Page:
DW: Are there any products you’ve launched that you’ve thought would be a surefire success and not turned out that way?
ET: Some products look great on paper. We can all sit around the room and even our liquidity providers will say, “I can post some liquidity.” And, they don’t have to miss by much, but if they miss they’re simply not going to trade. When they click and when you have it, it’s amazing. The floodgates open. There is demand, there is liquidity and it all works. It’s amazing to watch and amazing to watch the growth.
VIX is the most obvious success. But, the story that doesn’t get told much is the Weeklys contract. It was 2005 when we brought the SPX out to the market. It took the back and forth discussions with the end user. What is it we are missing? Why isn’t the SPX Weeklys taking off? SPX Weeklys were traded open outcry like the big contract. We negotiated face-to-face, brought it over to our hybrid trading platform and turned on the electronics. We have allowed for the interaction between broker and liquidity provider but also the electronics and we were able to capture a completely new user base. So the design was prefect, the Weeklys concept was great. It wasn’t until that final tweak that we where off to the races.
The new variance contract I would have thought would have started with a higher trajectory or growth rate. Being able to trade realized volatility on a contract that’s listed on a futures exchange, I thought would have started off a little bit more interest. But the realized market in this low vol [market], we’ve seen the user migrate to our VIX contract and the OTC variance swap market is kind of slow at this point.
DW: Are you planning any tweaks to your variance offering?
ET: We just did. When we re-launched variance in December, we brought it to the market as a soft launch, and it hit the Street after it launched. There was some interest. The difference we had—which was slight—between the OTC variance swap market and our listed CFE contract was one observation. We began calculating realized vol at the beginning of the day and the OTC market waited until the end of the day. So that one observation was enough for us to go back and redesign, change our process so that we would begin calculating realized with the observation of closing price of the S&P500. So we do this all the time. We think now we’re positioned should the OTC variance swap market pick up again, then this exchange listed OCC-cleared contract is lining near identical to the market you would see if you called up an OTC variance swap dealer. We are not afraid to change things. I love that kind of stuff. It’s just listening. It’s just having the conversation with the end user.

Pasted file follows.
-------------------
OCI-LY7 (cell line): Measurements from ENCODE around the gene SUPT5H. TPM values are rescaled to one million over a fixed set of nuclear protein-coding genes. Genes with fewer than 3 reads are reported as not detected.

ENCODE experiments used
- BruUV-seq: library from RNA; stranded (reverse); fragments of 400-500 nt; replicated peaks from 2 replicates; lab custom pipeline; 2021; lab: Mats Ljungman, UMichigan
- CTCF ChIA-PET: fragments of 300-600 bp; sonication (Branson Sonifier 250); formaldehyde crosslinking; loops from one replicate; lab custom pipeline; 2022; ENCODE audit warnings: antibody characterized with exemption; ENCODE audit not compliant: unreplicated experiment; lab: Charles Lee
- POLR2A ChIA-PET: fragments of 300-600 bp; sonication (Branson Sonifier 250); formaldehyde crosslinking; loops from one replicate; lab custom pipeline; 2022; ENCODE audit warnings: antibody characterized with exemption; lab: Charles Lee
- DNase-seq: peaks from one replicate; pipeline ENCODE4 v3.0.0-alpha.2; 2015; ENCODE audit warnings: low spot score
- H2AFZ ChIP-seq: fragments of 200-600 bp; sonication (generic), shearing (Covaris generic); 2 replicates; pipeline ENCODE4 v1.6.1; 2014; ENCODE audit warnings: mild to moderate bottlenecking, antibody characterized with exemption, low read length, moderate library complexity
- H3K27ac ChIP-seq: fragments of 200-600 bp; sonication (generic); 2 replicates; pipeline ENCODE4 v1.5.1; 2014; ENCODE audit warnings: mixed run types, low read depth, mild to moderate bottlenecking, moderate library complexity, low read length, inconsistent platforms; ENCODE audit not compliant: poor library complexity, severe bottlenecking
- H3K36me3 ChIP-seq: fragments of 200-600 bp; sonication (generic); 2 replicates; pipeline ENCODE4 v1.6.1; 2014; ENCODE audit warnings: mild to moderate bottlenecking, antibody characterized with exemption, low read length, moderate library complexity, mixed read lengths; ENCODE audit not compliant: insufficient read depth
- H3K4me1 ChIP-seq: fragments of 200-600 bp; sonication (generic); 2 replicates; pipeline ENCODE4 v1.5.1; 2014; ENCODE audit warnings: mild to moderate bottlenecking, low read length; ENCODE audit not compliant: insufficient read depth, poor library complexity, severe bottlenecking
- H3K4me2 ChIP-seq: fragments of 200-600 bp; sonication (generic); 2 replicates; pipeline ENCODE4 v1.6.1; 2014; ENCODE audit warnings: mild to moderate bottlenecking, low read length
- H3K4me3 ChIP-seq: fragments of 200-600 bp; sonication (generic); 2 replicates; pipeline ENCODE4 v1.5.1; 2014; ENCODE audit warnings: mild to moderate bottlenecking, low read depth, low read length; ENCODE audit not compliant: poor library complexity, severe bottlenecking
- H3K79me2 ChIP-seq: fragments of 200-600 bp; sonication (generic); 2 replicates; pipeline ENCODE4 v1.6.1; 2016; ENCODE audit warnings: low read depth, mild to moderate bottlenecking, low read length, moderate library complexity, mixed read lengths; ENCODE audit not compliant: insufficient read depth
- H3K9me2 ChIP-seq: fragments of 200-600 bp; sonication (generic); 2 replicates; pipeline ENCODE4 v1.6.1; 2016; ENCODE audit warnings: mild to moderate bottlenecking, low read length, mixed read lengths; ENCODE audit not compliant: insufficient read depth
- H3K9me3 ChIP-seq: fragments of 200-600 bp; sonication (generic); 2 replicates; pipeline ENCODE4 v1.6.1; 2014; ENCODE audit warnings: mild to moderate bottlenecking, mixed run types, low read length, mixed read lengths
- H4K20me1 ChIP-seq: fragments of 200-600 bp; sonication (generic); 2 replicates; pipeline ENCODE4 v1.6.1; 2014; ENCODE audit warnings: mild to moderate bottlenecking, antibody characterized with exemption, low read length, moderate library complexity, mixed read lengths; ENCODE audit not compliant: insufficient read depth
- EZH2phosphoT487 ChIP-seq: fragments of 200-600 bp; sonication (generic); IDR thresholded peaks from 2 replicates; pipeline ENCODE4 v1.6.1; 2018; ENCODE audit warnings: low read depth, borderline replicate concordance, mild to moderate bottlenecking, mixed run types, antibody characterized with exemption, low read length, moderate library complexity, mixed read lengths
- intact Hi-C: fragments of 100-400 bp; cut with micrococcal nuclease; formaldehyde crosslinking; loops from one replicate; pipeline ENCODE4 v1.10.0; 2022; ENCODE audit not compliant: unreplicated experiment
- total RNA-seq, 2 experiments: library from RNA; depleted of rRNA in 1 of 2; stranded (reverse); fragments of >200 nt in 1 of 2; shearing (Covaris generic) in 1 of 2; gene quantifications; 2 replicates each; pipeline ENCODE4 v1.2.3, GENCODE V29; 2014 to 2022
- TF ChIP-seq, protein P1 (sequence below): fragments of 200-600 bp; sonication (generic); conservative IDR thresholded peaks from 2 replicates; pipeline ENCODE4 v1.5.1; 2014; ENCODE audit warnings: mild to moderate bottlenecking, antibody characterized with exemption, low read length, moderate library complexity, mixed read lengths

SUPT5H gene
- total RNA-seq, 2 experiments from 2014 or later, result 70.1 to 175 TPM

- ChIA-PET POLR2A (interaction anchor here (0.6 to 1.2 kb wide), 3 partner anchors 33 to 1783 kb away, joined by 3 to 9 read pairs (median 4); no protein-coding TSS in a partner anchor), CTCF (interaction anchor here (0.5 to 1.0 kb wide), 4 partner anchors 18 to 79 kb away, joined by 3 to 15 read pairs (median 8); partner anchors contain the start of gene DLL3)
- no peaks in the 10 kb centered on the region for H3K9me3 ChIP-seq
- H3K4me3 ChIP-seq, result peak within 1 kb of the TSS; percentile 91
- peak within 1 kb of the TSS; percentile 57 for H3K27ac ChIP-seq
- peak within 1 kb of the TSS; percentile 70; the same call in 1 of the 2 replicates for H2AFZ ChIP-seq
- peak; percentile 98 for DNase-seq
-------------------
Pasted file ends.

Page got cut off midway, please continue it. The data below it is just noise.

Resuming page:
DW: Can you talk about the extended trading hours change you announced on Tuesday morning?
ET: The extended trading hours really goes back to globalization and the story on calculating a benchmark that measures not only primarily the implied volatility U.S. [Home market, overseas] volatility contracts have not developed, with the exception of the VSTOXX which has some traction. It’s been limited, but we can point to it and say that’s probably the next one. But everywhere else–we have six or seven licensed globally—no other home market has really been able to develop a volatility market.
So when we wake up and there is a hiccup some place, the entire world to the downside correlates a lot higher than it does to the upside. VIX is perfect as a negatively correlated asset. We are teaching that exposure in the deepest liquidity pool for volatility will serve your purpose when the global economy is under stress. Not only can you hedge U.S. uncertainty, but really when you need it most VIX exposure will give you the negatively correlated hedge that you’re looking for should the world really be under pressure.